34 Pages Posted: 23 Aug 2006 Last revised: 13 Jun 2014
Date Written: August 21, 2006
As an international policy issue, nanotechnology (NT) presents a unique set of attributes and poses an extraordinary set of regulatory challenges. Given that NT is a major funding priority for governments and industry groups around the world, it is expected to rapidly evolve and advance, presenting risks and benefits that are still largely unknown and even unanticipated. While some politicians, social scientists and activists call for robust regulatory oversight, regulators struggle with their lack of data and knowledge, still far more limited than the levels of information they typically require as a prerequisite for regulatory action. This situation poses a dilemma: while the lack of regulation has the potential to undercut public confidence in this nascent technology, premature and inappropriate regulation could impede the development of socially beneficial products and applications.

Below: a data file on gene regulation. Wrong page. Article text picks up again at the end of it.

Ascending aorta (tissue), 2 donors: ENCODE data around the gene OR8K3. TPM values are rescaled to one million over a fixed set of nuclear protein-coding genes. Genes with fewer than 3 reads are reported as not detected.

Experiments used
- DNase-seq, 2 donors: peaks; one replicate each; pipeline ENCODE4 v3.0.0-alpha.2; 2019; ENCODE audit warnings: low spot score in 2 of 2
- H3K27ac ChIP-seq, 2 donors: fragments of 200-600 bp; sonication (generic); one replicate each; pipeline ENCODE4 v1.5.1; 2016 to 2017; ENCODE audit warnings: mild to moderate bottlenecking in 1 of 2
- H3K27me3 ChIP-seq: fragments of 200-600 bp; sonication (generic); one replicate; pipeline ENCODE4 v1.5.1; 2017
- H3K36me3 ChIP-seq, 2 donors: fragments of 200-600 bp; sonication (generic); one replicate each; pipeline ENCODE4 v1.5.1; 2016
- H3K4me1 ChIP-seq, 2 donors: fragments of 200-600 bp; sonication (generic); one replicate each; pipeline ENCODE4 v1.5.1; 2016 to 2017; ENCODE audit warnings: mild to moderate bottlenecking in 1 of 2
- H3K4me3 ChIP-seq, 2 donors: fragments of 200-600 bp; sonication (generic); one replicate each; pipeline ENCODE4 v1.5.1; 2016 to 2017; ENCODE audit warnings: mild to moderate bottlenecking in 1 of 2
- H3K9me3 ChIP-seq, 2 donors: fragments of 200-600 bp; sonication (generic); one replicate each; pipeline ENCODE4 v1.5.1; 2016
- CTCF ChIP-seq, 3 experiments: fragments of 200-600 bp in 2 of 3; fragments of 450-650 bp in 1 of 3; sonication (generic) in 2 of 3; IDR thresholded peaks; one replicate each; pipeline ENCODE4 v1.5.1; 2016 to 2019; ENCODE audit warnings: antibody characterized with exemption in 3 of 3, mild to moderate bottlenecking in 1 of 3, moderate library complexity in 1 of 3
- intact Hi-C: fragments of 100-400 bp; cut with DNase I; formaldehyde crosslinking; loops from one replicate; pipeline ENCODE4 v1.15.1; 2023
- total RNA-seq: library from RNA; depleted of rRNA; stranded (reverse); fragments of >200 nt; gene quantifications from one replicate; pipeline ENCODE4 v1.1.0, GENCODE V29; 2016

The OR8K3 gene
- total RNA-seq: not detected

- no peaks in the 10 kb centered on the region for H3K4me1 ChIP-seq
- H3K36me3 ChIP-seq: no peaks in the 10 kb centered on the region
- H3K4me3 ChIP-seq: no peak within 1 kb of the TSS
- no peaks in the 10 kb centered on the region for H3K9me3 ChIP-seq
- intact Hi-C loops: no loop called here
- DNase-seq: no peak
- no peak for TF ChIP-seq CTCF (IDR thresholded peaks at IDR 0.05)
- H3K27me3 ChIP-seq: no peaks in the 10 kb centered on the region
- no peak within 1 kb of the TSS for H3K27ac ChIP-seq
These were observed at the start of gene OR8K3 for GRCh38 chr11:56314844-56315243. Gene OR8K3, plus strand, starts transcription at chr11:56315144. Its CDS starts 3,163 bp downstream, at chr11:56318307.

One regulatory tool that may prove useful is an international framework convention for NT. This paper describes the concept of the framework convention, briefly discusses several examples of framework conventions and related agreements that may provide relevant analogues or lessons for NT, and concludes with a summary on how a framework convention on NT might be structured.
Keywords: nanotechnology, regulation, international law, technology, international relations, soft law, framework, convention, environmental, trade, Gatt, WTO, tobacco convention
Suggested Citation: Suggested Citation
Sylvester, Douglas J. and Abbott, Kenneth W. and Marchant, Gary E., A Framework Convention for Nanotechnology? (August 21, 2006). Available at SSRN: https://ssrn.com/abstract=925981 or http://dx.doi.org/10.2139/ssrn.925981